Women’s History Month may have come and went, but when you’re dubbed “The Mother of Holistic Medicine,” have a new book coming out and you’re 102-years old, you more than deserve to be mentioned along with the greatest women alive. Gladys McGarey, MD’s life and achievements have may have eluded the history books, but that’s about to change as her upcoming book, The Well-Lived Life, is poised to become a best-seller when it is released in early May by Atria Books, a Simon and Schuster imprint.
Dr. Gladys was born in 1920, the year that women in the United States finally got the vote. One of the most remarkable aspects of her life is that she is still with us, living proof through her exceptionally long life of what she has been teaching patients in her medical practice for over 60 years. This makes her book’s subtitle appropriate, “A 102-Year-Old Doctor’s Six Secrets to Health and Happiness at Every Age.”
Born in India of two American missionary physicians, Dr. Gladys found her life purpose early when she assisted her parents in the mobile countryside camps, they set up to serve members of the lower caste. Treating people who did not have access to health care, often without the tools of western medicine led her to a broader and more holistic view of medicine, the profession that she herself entered in 1942. The profession did not welcome women at that time, and the stories in her book take us on that courageous journey with her.
Dr. Glady’s son, Robert McGarey arranged for me to get an advanced copy of her book, and looking at all she has accomplished in fields related to my own, I was amazed that I didn’t know her. She co-founded and is a past president of the American Holistic Medicine Association, (now called the Academy of Integrative Health and Medicine), a founding diplomat of the American Board of Holistic Medicine, founder, with her colleague Milton Erickson of The International Academy of Clinical Hypnosis, and co-founder of The Academy of Parapsychology and Medicine, along with Edgar Casey. Looking carefully at the list of the organizations she helped to found, in collaboration with now well-known men I am familiar with, I see we have yet another case of a woman’s name being left aside when recognition and credit is doled out.
In addition to founding organizations, Dr. Gladys has pioneered ways of thinking about disease and health that we all have benefited from such as the de-medicalization of childbirth. Around the time she was giving birth to the last of her six children in her home, without medical interventions, I was preparing to birth my first child, looking forward to the experience of what we call natural childbirth. I am grateful to Dr. Gladys and to know of her part in that revolution. Another place where it seems I would have come across her name was during my early career as a psychiatric social worker and a professor and supervisor of medical social worker students as they entered medical settings. Dr. Gladys’s approach of connecting a person’s mental, emotional, and spiritual health with the outcomes of their physical health surely were beginning to affect both fields. There’s still a long way to go, but the stories and “secrets” Dr. Gladys shares show a road map of how to get there.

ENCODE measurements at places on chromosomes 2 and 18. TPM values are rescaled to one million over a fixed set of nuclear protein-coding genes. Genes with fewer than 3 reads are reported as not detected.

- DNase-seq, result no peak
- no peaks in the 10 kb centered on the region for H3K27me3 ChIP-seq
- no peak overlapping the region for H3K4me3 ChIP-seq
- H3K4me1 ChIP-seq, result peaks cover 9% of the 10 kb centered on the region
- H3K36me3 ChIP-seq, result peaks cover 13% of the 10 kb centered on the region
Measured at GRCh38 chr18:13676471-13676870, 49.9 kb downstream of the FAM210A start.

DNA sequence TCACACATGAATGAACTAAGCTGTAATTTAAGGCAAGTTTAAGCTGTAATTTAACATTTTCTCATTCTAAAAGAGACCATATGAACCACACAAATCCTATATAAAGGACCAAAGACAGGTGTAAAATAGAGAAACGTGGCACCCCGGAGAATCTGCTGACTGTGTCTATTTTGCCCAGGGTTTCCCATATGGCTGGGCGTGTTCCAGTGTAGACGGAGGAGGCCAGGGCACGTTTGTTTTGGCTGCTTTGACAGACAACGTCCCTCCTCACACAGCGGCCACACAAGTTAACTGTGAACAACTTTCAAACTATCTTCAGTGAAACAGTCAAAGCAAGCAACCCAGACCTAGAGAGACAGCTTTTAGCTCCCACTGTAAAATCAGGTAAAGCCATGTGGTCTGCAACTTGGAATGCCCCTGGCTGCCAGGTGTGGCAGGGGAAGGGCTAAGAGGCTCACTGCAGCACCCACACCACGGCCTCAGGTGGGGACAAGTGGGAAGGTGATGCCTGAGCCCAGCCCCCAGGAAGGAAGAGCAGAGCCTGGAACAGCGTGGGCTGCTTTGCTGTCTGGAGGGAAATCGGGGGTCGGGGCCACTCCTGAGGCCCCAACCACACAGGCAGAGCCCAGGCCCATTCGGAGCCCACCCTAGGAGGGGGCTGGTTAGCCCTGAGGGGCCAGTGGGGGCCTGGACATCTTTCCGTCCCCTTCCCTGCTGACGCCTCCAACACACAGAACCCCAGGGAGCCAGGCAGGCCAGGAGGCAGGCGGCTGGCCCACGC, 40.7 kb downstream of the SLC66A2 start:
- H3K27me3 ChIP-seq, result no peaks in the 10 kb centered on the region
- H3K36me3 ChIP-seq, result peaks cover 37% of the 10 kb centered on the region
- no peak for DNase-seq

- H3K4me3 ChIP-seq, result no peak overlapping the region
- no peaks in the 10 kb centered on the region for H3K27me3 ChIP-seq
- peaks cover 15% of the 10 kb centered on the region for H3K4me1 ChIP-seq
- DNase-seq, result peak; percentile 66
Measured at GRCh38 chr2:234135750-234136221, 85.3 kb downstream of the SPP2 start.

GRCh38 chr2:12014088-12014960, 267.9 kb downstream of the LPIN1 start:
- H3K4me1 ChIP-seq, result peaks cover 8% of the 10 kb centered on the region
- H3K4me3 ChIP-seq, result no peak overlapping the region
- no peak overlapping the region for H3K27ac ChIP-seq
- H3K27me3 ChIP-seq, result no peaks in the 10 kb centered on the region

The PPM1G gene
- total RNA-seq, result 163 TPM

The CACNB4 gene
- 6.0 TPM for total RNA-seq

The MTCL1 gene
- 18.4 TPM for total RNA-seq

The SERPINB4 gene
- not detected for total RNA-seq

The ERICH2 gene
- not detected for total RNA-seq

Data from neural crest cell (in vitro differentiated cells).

In a voice that is both inspiring and practical, The Well-Lived Life is beautifully organized around six powerful life principles that hold true whatever phase of life one is in. The stories that illustrate this wisdom do not show a woman always in perfect health or exempt from relationship and family troubles, but one grappling at times with illness, grief, and loss, all the while, supporting her patients through their challenges.
Through this well written book, I have been inspired and challenged and acquainted with Dr. Gladys, perhaps as well as some of her patients know her. So, let’s talk about how this can happen for you as well. This is an important time where you can be a part of getting more visibility for this book and its author by pre-ordering a copy of The Well-Lived Life, (either Hardcover, eBook or Audio book) at https://gladysmcgarey.com/.
Secondly I’m asking you to share this information with your networks so as to secure more pre-orders before the book’s release. Acting at this time, will affect the reach and popularity of the book and you can become part of “the arc of moral justice” that Martin Luther King spoke of. “It’s long, but it bends towards justice,” and credit is finally given where it is deserved.
Sheila K. Collins, Ph.D. has helped thousands of people through episodes of grief and loss, using various art forms, including dance, improvisational storytelling, her award-winning book Warrior Mother, and as an organizational grief consultant. She is based in Pittsburgh. Subscribe for her new book, The Art of Grieving at artofgrieving.us.